Australia’s scrum fell short of its own goals in 2016, and prop Sekope Kepu says rebuilding will begin in Super Rugby.
The Wallabies scrum was inconsistent this season, after getting the better of the Northern Hemisphere teams in the 2015 World Cup and Kepu said they struggled to handle teams targeting their scrum.
“That's always the challenge when you do so well, packs start chasing you and you've got the target on your back and that's the challenge for us is learning to cope with that pressure and just keep building and keep pushing ourselves as a team,” he said.
“We showed that in patches of what we can do against Ireland with a seven-man scrum and whatnot.
“It's striving to get that consistency in our game. It's something that we spoke about a lot towards the back end of our tour and something that we’ll need to take into our Super Rugby teams.”
The 30-year-old said the team would rue a number of missed chances left behind on the tour, but there was hope for improvement.
“It's taking opportunities and being in the game mentally for 80 minutes,” he said.
“We played well in the last game for 40 and we were a little bit off in that second half and you see what the English can do.
“They pounce on the opportunities and they took theirs and we just gave away tries, myself included. In those opportunities, we can't let that happen. - Sekope Kepu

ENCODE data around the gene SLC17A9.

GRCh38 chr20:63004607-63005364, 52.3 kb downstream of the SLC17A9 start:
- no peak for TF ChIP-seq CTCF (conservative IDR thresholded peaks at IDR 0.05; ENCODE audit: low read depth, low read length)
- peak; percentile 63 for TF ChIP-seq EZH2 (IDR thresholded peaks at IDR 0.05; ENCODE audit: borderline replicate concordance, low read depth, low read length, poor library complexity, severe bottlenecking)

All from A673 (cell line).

“Other than that we can take a lot from the tour and build towards next year.”
Kepu is feeling the pressure individually after the emergence of Tom Robertson and Allan Alaalatoa in their debut Test seasons, a challenge the veteran has welcomed.
“I'm very excited about the future of our Australian front rowers,” he said.
“It puts a lot of heat on me and I enjoy the challenge and I can only pass on what I've learned and I'm still learning but they've come a long way and I'm excited about watching them in Super Rugby.”
Kepu said ensuring improvement translated to Super Rugby would be the key to avoiding a sluggish start when the Test squad reconvened.
“Last year we let ourselves down at the Australian Super Rugby teams and it's exciting because now everyone knows what they've got to do and where the standard’s got to be.
“Test level's another step up from Super Rugby and you've got to be at your best to compete with the best in the world and New Zealand have set the benchmark,” he said.
“We get to play them week in, week out in Super Rugby and three times a year for the Wallabies, so it's exciting."